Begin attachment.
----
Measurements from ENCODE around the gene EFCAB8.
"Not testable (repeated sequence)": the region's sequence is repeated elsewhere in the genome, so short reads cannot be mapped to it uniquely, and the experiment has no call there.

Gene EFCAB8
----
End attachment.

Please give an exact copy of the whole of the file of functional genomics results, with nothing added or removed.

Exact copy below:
Measurements from ENCODE around the gene EFCAB8.
"Not testable (repeated sequence)": the region's sequence is repeated elsewhere in the genome, so short reads cannot be mapped to it uniquely, and the experiment has no call there.

Gene EFCAB8